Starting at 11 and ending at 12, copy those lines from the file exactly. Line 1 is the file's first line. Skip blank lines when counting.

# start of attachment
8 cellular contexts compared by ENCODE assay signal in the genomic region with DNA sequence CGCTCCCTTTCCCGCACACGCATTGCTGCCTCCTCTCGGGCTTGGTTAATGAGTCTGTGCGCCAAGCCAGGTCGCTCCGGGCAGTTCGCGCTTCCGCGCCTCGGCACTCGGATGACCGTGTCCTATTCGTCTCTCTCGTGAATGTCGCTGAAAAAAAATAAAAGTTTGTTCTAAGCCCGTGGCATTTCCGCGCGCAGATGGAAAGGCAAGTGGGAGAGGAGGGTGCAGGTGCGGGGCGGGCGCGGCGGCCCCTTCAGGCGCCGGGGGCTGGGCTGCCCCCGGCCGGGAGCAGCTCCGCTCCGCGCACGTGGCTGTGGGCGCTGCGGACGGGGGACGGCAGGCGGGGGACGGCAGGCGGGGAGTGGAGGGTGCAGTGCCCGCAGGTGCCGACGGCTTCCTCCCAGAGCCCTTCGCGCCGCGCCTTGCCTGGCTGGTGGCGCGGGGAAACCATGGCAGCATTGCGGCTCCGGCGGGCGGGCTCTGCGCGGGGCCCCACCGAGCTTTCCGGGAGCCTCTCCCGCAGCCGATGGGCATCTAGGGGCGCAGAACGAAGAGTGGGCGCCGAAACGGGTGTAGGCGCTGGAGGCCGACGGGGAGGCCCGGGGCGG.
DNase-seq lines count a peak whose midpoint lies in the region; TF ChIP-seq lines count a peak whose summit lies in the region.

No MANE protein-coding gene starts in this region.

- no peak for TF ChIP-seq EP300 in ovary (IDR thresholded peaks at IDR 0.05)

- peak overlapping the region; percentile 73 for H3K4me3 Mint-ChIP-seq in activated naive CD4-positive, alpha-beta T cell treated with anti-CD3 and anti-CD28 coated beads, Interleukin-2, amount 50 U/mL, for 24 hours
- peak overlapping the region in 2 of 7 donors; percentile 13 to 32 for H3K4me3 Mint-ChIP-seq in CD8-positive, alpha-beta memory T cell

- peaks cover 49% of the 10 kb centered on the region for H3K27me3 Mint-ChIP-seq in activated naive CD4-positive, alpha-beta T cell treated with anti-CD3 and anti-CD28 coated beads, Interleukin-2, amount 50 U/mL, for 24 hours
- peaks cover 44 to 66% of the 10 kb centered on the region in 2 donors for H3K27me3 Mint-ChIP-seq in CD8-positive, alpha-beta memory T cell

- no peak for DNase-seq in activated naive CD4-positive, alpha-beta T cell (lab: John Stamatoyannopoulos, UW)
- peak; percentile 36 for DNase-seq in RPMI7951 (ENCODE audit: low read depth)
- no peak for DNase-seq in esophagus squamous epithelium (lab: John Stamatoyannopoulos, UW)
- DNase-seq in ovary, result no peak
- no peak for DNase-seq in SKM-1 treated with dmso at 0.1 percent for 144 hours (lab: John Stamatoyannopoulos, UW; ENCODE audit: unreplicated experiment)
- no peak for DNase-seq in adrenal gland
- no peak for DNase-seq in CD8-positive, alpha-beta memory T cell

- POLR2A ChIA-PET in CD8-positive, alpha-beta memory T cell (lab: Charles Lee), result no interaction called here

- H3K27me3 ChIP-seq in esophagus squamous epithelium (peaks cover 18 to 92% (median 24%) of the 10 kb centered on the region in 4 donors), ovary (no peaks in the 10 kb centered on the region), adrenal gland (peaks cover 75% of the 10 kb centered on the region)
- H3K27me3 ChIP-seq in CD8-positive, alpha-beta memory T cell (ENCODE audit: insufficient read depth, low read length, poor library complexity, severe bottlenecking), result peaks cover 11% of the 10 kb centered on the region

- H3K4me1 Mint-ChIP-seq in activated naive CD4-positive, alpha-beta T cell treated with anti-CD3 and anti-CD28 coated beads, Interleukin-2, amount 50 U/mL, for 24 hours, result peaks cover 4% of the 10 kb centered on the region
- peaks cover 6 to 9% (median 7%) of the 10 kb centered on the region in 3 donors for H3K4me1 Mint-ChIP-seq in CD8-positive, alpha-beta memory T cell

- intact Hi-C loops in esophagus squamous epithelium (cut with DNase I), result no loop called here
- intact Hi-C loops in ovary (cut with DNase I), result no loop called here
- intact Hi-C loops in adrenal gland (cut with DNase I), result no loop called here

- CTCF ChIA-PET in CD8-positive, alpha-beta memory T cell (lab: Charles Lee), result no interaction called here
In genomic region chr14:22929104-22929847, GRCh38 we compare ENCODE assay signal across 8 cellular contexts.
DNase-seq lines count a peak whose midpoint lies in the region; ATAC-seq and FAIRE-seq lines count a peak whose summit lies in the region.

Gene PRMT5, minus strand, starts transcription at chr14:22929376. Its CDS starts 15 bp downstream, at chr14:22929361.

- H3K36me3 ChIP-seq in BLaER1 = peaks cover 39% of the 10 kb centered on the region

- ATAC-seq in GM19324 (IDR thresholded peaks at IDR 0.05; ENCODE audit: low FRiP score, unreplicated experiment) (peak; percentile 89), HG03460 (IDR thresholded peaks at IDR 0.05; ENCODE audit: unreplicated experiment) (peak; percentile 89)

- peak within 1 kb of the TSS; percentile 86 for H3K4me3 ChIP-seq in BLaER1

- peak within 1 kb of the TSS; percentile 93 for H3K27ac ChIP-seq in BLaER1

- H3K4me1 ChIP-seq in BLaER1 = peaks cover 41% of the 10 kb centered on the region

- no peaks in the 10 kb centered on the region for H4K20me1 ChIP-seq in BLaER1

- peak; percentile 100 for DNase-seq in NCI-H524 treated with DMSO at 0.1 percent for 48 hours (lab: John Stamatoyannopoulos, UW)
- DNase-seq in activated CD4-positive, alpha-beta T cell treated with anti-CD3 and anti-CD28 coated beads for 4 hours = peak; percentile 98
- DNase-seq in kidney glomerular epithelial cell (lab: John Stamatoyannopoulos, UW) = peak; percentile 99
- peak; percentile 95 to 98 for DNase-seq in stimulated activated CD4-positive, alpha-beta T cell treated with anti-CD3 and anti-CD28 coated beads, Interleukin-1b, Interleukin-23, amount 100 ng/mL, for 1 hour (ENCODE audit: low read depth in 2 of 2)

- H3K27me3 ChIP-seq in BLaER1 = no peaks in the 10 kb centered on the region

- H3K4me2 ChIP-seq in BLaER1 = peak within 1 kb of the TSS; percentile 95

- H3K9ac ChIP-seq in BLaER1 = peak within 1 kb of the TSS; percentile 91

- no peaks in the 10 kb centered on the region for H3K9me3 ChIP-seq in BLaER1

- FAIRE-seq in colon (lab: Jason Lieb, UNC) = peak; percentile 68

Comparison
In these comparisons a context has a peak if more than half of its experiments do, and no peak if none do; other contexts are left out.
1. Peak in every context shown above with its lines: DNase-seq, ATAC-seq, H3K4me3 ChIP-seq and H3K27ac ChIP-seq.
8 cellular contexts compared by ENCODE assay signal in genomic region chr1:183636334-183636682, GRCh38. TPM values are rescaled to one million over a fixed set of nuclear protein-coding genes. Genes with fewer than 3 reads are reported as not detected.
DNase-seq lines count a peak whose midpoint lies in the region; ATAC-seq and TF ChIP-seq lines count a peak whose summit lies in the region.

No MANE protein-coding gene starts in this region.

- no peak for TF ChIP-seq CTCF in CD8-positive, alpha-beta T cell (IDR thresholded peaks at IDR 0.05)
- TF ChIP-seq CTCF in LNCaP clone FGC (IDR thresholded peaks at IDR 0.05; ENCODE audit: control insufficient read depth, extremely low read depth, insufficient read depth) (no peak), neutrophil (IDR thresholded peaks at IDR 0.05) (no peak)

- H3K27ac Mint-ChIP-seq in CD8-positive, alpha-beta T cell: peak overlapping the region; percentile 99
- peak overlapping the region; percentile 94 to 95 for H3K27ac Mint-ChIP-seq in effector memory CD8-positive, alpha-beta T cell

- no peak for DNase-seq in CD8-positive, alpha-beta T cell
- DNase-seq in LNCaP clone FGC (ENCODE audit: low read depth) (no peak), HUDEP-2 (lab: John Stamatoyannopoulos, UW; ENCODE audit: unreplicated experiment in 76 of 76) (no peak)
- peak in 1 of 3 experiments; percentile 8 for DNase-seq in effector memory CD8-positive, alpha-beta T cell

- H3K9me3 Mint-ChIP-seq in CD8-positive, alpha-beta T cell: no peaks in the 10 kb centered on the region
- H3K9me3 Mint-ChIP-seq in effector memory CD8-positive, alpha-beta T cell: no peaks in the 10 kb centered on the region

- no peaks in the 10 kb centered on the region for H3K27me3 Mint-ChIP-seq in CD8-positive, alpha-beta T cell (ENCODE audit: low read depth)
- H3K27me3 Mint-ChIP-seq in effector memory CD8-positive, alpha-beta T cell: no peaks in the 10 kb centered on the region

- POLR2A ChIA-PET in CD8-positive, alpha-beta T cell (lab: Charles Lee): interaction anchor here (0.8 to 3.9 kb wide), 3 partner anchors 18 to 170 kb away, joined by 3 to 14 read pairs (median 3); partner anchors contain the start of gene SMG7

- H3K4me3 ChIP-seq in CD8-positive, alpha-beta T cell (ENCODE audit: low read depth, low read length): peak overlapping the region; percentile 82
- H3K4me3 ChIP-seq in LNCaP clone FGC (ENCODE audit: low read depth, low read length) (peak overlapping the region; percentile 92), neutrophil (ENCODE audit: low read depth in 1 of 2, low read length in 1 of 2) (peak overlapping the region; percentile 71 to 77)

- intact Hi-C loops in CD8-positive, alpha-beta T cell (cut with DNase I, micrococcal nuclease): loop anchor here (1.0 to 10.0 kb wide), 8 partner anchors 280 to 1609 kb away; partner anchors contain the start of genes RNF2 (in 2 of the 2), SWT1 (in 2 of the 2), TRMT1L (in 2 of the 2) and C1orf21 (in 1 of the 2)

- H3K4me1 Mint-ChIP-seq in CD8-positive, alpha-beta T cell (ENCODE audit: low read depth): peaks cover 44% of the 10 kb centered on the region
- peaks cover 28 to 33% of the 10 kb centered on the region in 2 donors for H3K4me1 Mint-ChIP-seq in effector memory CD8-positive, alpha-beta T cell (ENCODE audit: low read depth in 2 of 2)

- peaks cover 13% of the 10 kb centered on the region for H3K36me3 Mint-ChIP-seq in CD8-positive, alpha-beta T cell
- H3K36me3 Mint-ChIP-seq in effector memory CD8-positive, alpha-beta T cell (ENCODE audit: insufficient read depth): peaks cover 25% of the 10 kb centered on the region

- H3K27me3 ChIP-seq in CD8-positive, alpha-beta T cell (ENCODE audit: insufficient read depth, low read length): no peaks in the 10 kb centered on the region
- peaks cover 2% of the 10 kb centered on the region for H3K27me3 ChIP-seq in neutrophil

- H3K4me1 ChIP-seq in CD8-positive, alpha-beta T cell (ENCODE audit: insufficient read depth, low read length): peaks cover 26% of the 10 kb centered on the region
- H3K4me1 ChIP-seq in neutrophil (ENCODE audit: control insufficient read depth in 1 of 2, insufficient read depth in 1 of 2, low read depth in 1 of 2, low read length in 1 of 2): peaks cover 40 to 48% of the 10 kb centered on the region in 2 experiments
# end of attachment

- no peak for DNase-seq in esophagus squamous epithelium (lab: John Stamatoyannopoulos, UW)
- DNase-seq in ovary, result no peak